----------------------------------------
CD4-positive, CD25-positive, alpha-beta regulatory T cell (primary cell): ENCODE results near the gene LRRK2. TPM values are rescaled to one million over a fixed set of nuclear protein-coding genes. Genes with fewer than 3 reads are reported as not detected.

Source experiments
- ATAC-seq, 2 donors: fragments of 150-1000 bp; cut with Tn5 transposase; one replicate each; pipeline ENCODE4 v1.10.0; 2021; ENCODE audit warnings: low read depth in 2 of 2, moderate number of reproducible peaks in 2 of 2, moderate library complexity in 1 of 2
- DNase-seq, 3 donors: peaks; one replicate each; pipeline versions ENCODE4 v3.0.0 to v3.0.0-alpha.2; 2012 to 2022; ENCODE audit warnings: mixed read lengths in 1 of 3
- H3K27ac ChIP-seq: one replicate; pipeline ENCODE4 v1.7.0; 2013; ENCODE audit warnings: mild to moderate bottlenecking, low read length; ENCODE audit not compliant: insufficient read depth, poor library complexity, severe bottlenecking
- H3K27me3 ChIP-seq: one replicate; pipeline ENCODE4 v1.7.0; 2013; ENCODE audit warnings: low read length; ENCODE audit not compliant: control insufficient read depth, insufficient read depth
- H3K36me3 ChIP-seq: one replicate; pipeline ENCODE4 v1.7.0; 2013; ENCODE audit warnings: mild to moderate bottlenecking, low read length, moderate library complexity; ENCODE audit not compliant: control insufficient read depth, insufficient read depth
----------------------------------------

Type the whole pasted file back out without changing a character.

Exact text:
CD4-positive, CD25-positive, alpha-beta regulatory T cell (primary cell): ENCODE results near the gene LRRK2. TPM values are rescaled to one million over a fixed set of nuclear protein-coding genes. Genes with fewer than 3 reads are reported as not detected.

Source experiments
- ATAC-seq, 2 donors: fragments of 150-1000 bp; cut with Tn5 transposase; one replicate each; pipeline ENCODE4 v1.10.0; 2021; ENCODE audit warnings: low read depth in 2 of 2, moderate number of reproducible peaks in 2 of 2, moderate library complexity in 1 of 2
- DNase-seq, 3 donors: peaks; one replicate each; pipeline versions ENCODE4 v3.0.0 to v3.0.0-alpha.2; 2012 to 2022; ENCODE audit warnings: mixed read lengths in 1 of 3
- H3K27ac ChIP-seq: one replicate; pipeline ENCODE4 v1.7.0; 2013; ENCODE audit warnings: mild to moderate bottlenecking, low read length; ENCODE audit not compliant: insufficient read depth, poor library complexity, severe bottlenecking
- H3K27me3 ChIP-seq: one replicate; pipeline ENCODE4 v1.7.0; 2013; ENCODE audit warnings: low read length; ENCODE audit not compliant: control insufficient read depth, insufficient read depth
- H3K36me3 ChIP-seq: one replicate; pipeline ENCODE4 v1.7.0; 2013; ENCODE audit warnings: mild to moderate bottlenecking, low read length, moderate library complexity; ENCODE audit not compliant: control insufficient read depth, insufficient read depth